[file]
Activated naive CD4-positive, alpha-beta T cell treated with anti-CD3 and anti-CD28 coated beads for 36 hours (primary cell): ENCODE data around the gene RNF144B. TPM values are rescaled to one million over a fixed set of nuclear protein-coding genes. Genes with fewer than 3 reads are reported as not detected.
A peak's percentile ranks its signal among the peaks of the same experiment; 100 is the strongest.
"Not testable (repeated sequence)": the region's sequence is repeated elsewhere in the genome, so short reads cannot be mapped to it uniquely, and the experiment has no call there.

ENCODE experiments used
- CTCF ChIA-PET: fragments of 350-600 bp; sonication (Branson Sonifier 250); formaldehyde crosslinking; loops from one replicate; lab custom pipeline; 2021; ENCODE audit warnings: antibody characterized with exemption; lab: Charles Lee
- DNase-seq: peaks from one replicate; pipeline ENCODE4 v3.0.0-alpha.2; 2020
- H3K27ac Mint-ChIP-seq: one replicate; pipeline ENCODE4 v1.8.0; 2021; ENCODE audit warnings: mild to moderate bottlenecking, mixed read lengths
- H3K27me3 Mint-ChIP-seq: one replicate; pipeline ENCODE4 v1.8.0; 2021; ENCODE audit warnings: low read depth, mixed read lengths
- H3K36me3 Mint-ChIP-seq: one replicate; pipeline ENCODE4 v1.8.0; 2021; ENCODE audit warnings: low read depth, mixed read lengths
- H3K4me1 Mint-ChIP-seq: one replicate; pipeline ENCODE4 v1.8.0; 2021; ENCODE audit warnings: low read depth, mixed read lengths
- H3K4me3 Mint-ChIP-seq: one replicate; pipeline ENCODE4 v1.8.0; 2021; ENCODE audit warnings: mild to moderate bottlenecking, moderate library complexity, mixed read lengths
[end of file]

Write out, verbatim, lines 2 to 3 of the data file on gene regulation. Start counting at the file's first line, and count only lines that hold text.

A peak's percentile ranks its signal among the peaks of the same experiment; 100 is the strongest.
"Not testable (repeated sequence)": the region's sequence is repeated elsewhere in the genome, so short reads cannot be mapped to it uniquely, and the experiment has no call there.